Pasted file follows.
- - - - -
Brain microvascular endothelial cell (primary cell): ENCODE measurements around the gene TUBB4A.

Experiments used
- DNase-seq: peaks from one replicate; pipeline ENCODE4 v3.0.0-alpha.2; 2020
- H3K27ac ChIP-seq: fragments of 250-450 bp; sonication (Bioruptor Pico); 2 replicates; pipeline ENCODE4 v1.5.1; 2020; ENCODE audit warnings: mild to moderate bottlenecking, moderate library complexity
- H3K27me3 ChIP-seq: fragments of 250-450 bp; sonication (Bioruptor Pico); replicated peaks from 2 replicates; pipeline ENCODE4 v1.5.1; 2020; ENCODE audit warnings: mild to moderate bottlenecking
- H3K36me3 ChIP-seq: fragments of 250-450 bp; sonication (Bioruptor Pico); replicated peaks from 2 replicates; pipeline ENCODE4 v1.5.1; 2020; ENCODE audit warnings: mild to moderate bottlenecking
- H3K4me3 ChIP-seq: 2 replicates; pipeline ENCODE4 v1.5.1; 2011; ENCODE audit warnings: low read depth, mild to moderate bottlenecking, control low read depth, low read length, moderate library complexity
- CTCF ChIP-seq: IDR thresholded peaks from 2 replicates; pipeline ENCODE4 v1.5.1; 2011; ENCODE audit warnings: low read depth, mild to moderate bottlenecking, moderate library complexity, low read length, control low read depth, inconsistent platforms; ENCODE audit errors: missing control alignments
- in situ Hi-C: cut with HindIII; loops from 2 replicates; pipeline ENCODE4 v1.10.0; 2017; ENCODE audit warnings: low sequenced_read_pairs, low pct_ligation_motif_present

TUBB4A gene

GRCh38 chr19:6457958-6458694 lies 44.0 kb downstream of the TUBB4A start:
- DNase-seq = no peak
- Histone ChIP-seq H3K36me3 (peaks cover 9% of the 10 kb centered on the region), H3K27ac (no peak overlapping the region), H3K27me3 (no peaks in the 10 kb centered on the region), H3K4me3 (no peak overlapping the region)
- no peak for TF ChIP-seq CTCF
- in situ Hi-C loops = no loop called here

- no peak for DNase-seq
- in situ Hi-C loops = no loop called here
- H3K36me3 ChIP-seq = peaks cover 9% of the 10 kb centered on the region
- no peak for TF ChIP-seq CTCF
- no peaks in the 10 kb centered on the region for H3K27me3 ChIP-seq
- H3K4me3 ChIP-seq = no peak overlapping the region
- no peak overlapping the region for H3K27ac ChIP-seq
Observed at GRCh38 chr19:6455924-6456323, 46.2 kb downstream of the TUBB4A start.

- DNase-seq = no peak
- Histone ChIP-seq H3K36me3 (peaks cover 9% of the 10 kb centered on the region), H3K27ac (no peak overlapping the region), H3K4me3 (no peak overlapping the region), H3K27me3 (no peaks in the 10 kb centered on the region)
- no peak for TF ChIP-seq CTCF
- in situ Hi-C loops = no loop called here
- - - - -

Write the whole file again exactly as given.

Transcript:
Brain microvascular endothelial cell (primary cell): ENCODE measurements around the gene TUBB4A.

Experiments used
- DNase-seq: peaks from one replicate; pipeline ENCODE4 v3.0.0-alpha.2; 2020
- H3K27ac ChIP-seq: fragments of 250-450 bp; sonication (Bioruptor Pico); 2 replicates; pipeline ENCODE4 v1.5.1; 2020; ENCODE audit warnings: mild to moderate bottlenecking, moderate library complexity
- H3K27me3 ChIP-seq: fragments of 250-450 bp; sonication (Bioruptor Pico); replicated peaks from 2 replicates; pipeline ENCODE4 v1.5.1; 2020; ENCODE audit warnings: mild to moderate bottlenecking
- H3K36me3 ChIP-seq: fragments of 250-450 bp; sonication (Bioruptor Pico); replicated peaks from 2 replicates; pipeline ENCODE4 v1.5.1; 2020; ENCODE audit warnings: mild to moderate bottlenecking
- H3K4me3 ChIP-seq: 2 replicates; pipeline ENCODE4 v1.5.1; 2011; ENCODE audit warnings: low read depth, mild to moderate bottlenecking, control low read depth, low read length, moderate library complexity
- CTCF ChIP-seq: IDR thresholded peaks from 2 replicates; pipeline ENCODE4 v1.5.1; 2011; ENCODE audit warnings: low read depth, mild to moderate bottlenecking, moderate library complexity, low read length, control low read depth, inconsistent platforms; ENCODE audit errors: missing control alignments
- in situ Hi-C: cut with HindIII; loops from 2 replicates; pipeline ENCODE4 v1.10.0; 2017; ENCODE audit warnings: low sequenced_read_pairs, low pct_ligation_motif_present

TUBB4A gene

GRCh38 chr19:6457958-6458694 lies 44.0 kb downstream of the TUBB4A start:
- DNase-seq = no peak
- Histone ChIP-seq H3K36me3 (peaks cover 9% of the 10 kb centered on the region), H3K27ac (no peak overlapping the region), H3K27me3 (no peaks in the 10 kb centered on the region), H3K4me3 (no peak overlapping the region)
- no peak for TF ChIP-seq CTCF
- in situ Hi-C loops = no loop called here

- no peak for DNase-seq
- in situ Hi-C loops = no loop called here
- H3K36me3 ChIP-seq = peaks cover 9% of the 10 kb centered on the region
- no peak for TF ChIP-seq CTCF
- no peaks in the 10 kb centered on the region for H3K27me3 ChIP-seq
- H3K4me3 ChIP-seq = no peak overlapping the region
- no peak overlapping the region for H3K27ac ChIP-seq
Observed at GRCh38 chr19:6455924-6456323, 46.2 kb downstream of the TUBB4A start.

- DNase-seq = no peak
- Histone ChIP-seq H3K36me3 (peaks cover 9% of the 10 kb centered on the region), H3K27ac (no peak overlapping the region), H3K4me3 (no peak overlapping the region), H3K27me3 (no peaks in the 10 kb centered on the region)
- no peak for TF ChIP-seq CTCF
- in situ Hi-C loops = no loop called here